On the second Jesu full-length -- following up the critically acclaimed Silver EP -- Justin Broadrick, who has worn as many hats (artist, producer, engineer, DJ, etc.) and played with as many sounds as is possible in his career and the man isn't even half done -- does a near 180 at distancing himself from his influential days founding speed metal freaks Napalm Death and industrial forefathers Godflesh and cocks a firm ear backwards toward the '90s while still pointing his "heaviness" Geiger counter ever forward. There are eight cuts on Conqueror, all of them deeply melodic, ploddingly slow, and emotionally melancholic. It's no longer about metal that's punishing nor is being purposely obnoxious and irritating (though the more musically conservative black-clad metal hordes might be offended by this) but rather, about digging deep into the well of the heart for what's actually true for the songwriter (at least for right now). While the former was another of the man's trademarks, the latter is where he's moved toward -- just a tad -- with more subtlety all along. The nod to the past comes from apparently listening to the early records of Ride, Catherine Wheel, and the like -- yeah, yeah, the shoegazers, though they were never, ever this heavy. Distorted blurring guitars, rangy, space-noise programming, low-end dirge tempo basslines (courtesy of Diarmuid Dalton) and a basic, force-driven tribal thud with shimmering, cymbals for balance (by Ted Parsons).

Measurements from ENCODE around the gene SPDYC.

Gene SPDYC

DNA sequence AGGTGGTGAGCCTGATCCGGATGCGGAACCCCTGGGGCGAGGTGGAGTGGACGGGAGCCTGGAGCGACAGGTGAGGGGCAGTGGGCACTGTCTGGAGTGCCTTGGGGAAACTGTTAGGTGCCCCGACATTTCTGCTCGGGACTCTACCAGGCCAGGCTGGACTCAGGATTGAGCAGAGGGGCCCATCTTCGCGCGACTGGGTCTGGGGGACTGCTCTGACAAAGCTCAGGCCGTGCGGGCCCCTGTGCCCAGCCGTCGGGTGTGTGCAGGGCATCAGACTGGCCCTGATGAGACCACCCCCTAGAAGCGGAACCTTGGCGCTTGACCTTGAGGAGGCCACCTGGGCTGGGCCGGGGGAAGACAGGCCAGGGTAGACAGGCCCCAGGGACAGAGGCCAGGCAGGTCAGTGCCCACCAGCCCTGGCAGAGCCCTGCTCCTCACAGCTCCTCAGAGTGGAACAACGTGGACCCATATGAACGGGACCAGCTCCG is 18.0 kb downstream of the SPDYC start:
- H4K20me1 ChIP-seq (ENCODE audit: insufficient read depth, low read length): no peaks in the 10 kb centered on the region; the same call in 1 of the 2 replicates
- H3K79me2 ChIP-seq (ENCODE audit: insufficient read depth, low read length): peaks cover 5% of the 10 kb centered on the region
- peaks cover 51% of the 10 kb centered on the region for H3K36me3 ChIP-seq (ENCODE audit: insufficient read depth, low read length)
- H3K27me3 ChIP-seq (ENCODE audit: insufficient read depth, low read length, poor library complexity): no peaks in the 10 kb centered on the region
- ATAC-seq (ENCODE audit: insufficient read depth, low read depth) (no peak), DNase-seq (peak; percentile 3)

That said, on the surface, Conqueror plays along the same lines as both the self-titled album and Silver EP, though on a single full listen it does have pronounced differences as well. For starters, the vocals are way up in the mix. Every word is discernible and rings with the same low-key, near-fey monotone delivery. (And just in case the listener doesn't get it the first time, the phrases are usually repeated mantra-like.) Also the sounds here are huge but seldom blurry. The layering and feedback is deliberate and dynamic. It's in the red, but there are sounds that hint at the levels and never reach them, either. The best example of this is on the ten-plus minute "Weightless & Horizontal" at the album's center. The refrain, "Try never to lose yourself," with its vulnerable anemic tenderness and empathy comes through the heart of the beautifully layered, multi-textured dirge like a lullaby. The piece is introduced by a synth that is nearly organ-like before the crunch plays its meandering, almost anthemic melody line courtesy of power chords, a snare and hi hat, and a rumbling, loose-stringed bassline that follows the chord progression all the way down the line. The track slowly unfolds without unfolding at all. There are dynamic stops with short silences but these are mainly to catch one's breath before the round begins again. Again, though, it's not actually about melody, but a bludgeoning hypnosis and an emotional space carved out by the major chords in the riff that changes everything from black to blue-gray. By the end of the cut, the listener is all but exhausted and that track is followed by the only slightly faster, bone-jarring sonic excess of "Medicine," where the vocal is followed by a twinned guitar lead aping the melody. But the vainglorious riff and wave of noise chock-full of ambient sound, space, and who-knows-what captures one's attention as the lyrics seep in slowly. These songs take a full six to eight minutes to completely enter and wreak havoc with the emotions. "Transfigure," near the beginning of the record, is almost fast by comparison, but all the elements that make bands like Spiritualized attractive -- the reliance on repetition and a helplessness that is moved along into the abyss by raucous sound -- are all here, albeit it's nowhere near psychedelic. Other cuts, like the shards of smashed crystal of "Brighteyes" that erupt from a synth sine wave, ping-ponging, fuzzed-out guitar strings and an organ have to be heard to be believed. This is the sound of desperation played at 16 rpm, with a vocal that is as gentle as the onset of an overdose of nightshade. In all, one can claim to have heard the entirety of this set in the first five minutes. But that's not only an error, it's a lie. There is so much more to Conqueror than initially meets the ear -- particularly at eardrum-melting volume -- because while these are songs, they are also bits of a bleak tapestry of longing, grief, warm tear-staining beauty and surrender, and it's worth the album's dragging weight a thousandfold in syrupy, metallic reverse and inside-out bliss and bombast. If anything, perhaps Broadrick may have come up with a new metallic sub-genre, "bliss metal."